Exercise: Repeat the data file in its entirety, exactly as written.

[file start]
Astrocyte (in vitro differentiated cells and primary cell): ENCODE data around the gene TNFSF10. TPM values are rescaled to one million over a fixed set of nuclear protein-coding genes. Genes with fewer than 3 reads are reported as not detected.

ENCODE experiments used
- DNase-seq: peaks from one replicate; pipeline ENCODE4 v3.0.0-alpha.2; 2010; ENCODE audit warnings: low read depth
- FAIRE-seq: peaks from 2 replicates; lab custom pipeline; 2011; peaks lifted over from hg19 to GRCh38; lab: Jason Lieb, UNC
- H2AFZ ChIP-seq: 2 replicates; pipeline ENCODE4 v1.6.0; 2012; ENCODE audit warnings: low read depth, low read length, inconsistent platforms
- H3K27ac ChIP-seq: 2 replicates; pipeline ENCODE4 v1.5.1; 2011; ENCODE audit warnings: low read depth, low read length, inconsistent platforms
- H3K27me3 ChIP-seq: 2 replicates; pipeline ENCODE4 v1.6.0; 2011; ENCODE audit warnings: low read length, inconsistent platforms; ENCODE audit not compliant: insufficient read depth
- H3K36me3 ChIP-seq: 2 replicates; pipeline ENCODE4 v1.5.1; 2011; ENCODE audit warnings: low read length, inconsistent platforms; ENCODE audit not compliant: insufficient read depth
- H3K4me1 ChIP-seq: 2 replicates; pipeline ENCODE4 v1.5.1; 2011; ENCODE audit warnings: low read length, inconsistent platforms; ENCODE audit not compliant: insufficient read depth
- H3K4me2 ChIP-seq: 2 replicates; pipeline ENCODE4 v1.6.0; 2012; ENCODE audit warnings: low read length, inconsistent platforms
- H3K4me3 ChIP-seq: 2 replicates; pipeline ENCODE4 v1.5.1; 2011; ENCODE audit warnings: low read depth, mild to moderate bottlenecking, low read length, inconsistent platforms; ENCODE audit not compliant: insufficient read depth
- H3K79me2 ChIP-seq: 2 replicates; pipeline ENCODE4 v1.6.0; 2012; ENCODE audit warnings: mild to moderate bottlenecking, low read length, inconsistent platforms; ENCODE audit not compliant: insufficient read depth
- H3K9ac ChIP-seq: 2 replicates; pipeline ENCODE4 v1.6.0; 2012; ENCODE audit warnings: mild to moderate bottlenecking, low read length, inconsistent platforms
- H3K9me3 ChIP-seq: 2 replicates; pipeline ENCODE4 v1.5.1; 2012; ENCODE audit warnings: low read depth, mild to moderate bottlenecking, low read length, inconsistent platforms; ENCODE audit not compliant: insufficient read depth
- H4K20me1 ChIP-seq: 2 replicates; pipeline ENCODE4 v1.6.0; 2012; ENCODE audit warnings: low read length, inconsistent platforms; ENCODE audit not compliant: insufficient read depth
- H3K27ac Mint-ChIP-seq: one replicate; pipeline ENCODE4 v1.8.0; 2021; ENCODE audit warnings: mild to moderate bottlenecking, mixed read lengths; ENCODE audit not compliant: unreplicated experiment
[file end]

Astrocyte (in vitro differentiated cells and primary cell): ENCODE data around the gene TNFSF10. TPM values are rescaled to one million over a fixed set of nuclear protein-coding genes. Genes with fewer than 3 reads are reported as not detected.

ENCODE experiments used
- DNase-seq: peaks from one replicate; pipeline ENCODE4 v3.0.0-alpha.2; 2010; ENCODE audit warnings: low read depth
- FAIRE-seq: peaks from 2 replicates; lab custom pipeline; 2011; peaks lifted over from hg19 to GRCh38; lab: Jason Lieb, UNC
- H2AFZ ChIP-seq: 2 replicates; pipeline ENCODE4 v1.6.0; 2012; ENCODE audit warnings: low read depth, low read length, inconsistent platforms
- H3K27ac ChIP-seq: 2 replicates; pipeline ENCODE4 v1.5.1; 2011; ENCODE audit warnings: low read depth, low read length, inconsistent platforms
- H3K27me3 ChIP-seq: 2 replicates; pipeline ENCODE4 v1.6.0; 2011; ENCODE audit warnings: low read length, inconsistent platforms; ENCODE audit not compliant: insufficient read depth
- H3K36me3 ChIP-seq: 2 replicates; pipeline ENCODE4 v1.5.1; 2011; ENCODE audit warnings: low read length, inconsistent platforms; ENCODE audit not compliant: insufficient read depth
- H3K4me1 ChIP-seq: 2 replicates; pipeline ENCODE4 v1.5.1; 2011; ENCODE audit warnings: low read length, inconsistent platforms; ENCODE audit not compliant: insufficient read depth
- H3K4me2 ChIP-seq: 2 replicates; pipeline ENCODE4 v1.6.0; 2012; ENCODE audit warnings: low read length, inconsistent platforms
- H3K4me3 ChIP-seq: 2 replicates; pipeline ENCODE4 v1.5.1; 2011; ENCODE audit warnings: low read depth, mild to moderate bottlenecking, low read length, inconsistent platforms; ENCODE audit not compliant: insufficient read depth
- H3K79me2 ChIP-seq: 2 replicates; pipeline ENCODE4 v1.6.0; 2012; ENCODE audit warnings: mild to moderate bottlenecking, low read length, inconsistent platforms; ENCODE audit not compliant: insufficient read depth
- H3K9ac ChIP-seq: 2 replicates; pipeline ENCODE4 v1.6.0; 2012; ENCODE audit warnings: mild to moderate bottlenecking, low read length, inconsistent platforms
- H3K9me3 ChIP-seq: 2 replicates; pipeline ENCODE4 v1.5.1; 2012; ENCODE audit warnings: low read depth, mild to moderate bottlenecking, low read length, inconsistent platforms; ENCODE audit not compliant: insufficient read depth
- H4K20me1 ChIP-seq: 2 replicates; pipeline ENCODE4 v1.6.0; 2012; ENCODE audit warnings: low read length, inconsistent platforms; ENCODE audit not compliant: insufficient read depth
- H3K27ac Mint-ChIP-seq: one replicate; pipeline ENCODE4 v1.8.0; 2021; ENCODE audit warnings: mild to moderate bottlenecking, mixed read lengths; ENCODE audit not compliant: unreplicated experiment